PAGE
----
Thune speaks to Iroquois students

PHOTOS BY ROGER LARSEN/PLAINSMAN U.S. Senator John Thune speaks to a group of students and faculty at Iroquois High School on Wednesday. Thune encouraged the students to keep an open mind as they approached their lives as adults. In the second photo, Thune visits with students after his question and answer session Wednesday

IROQUOIS – Young people should keep an open mind as they leave high school and move on to the next chapter in their lives, one that Sen. John Thune, R-S.D., says might well include public service.
In an informal question and answer session with about 80 Iroquois High School students on Wednesday, the state’s senior senator said they should weigh different options after graduation.
“Sometimes in life you might be thinking of going in a certain direction,” Thune said.
But he encouraged them – “don’t be afraid to look on the other side of the door” as it might offer them an opportunity they may not have considered before.
Thune related the circumstances surrounding a chance encounter with then-Rep. Jim Abdnor, R-S.D., which led him to get interested in public service. Thune went on to work for Abdnor and hold other government positions before running for office himself.
“And don’t forget to thank the people who invest in you. Good luck with whatever you decide to do next,” he told the seniors who are close to graduating. “But just remember the teachers, the coaches, the administrators, the people who invested in you and care a lot about trying to prepare you for the future.”
Thune answered questions about a wall on the southern border, the farm bill, industrial hemp, technology, social media privacy issues and initiatives to help rural America.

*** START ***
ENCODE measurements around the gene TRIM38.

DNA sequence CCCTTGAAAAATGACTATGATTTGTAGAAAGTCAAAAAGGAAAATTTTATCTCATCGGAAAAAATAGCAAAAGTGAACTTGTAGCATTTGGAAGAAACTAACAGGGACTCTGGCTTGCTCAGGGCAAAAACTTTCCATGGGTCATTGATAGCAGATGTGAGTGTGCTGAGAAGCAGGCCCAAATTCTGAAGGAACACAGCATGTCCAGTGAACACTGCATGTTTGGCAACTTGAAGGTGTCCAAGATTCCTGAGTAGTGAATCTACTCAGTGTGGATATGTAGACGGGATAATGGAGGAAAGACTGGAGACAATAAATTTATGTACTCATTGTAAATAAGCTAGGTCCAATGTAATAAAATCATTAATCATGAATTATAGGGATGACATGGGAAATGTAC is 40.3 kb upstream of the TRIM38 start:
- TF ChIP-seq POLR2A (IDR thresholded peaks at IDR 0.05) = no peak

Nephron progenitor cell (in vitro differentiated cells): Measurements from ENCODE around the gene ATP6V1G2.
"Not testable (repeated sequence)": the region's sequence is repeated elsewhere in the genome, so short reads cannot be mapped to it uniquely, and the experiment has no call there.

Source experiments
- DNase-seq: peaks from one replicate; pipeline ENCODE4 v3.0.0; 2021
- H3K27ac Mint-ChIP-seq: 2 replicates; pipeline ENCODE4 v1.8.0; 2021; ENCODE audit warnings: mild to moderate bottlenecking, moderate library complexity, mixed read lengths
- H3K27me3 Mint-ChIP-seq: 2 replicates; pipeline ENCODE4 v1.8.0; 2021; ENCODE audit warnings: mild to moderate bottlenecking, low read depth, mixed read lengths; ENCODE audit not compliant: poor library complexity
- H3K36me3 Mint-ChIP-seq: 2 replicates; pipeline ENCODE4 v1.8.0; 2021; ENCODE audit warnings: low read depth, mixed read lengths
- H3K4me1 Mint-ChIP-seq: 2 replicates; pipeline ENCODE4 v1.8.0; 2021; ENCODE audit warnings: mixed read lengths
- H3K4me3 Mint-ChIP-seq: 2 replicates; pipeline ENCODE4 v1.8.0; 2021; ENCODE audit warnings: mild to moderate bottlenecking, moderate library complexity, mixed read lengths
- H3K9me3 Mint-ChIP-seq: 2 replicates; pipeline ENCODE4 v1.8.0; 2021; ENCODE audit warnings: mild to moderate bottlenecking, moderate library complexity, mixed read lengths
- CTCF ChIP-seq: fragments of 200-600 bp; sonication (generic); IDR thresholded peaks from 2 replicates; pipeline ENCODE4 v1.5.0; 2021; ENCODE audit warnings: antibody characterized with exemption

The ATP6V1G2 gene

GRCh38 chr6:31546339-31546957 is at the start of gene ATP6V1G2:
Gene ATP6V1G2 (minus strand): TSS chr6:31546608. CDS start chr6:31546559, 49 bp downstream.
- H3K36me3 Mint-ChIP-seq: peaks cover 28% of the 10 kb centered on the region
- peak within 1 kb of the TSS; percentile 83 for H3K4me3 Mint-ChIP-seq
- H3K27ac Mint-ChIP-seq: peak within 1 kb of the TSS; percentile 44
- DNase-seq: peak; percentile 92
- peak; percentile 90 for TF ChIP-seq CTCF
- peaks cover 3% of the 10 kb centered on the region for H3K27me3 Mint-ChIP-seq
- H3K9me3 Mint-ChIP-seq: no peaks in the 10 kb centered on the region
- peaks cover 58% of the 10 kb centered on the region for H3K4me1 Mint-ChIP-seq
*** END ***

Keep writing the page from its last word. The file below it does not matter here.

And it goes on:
He said he meets regularly with President Trump, his fourth chief executive since taking office. Each one has his own style, he said.
As a member of the Senate Agriculture Committee, he was involved with drafting the recently adopted farm bill, which sets policies every five years so farmers and ranchers gain certainty about the rules.
He also focuses on technology issues like the emerging 5G and privacy issues around social media. Thune wants to see more job opportunities so people who want to stay in South Dakota can do so with good-paying positions.
“I’m always interested in things that we can do that will improve the quality of life, standard of living for people here in South Dakota,” he said.
On the issue of firearms, it’s a balance between Second Amendment rights and keeping people safe.
Asked for advice for students growing up in small schools like Iroquois – and Murdo, where Thune grew up – he suggested they should consider getting involved in public service to help those around them.
Even if they don’t intend to seek public office themselves, there are many opportunities to help candidates, he said.
When in college, they can join college Republican and Democrat organizations. They can volunteer to assist with campaigns.
“Candidates are always looking for people to help,” Thune said. “They can’t get elected to office without a good team working with them.”
But, above all, he urged those nearing their 18th birthdays to register to vote and then vote on Election Day.
Thune lost his first Senate race to Sen. Tim Johnson, D-S.D., by 524 votes in 2002. Two years later, he defeated Senate Minority Leader Tom Daschle, D-S.D., by 4,508 votes. Just 5,000 people made the difference in two major races.
“Every vote matters,” he said.

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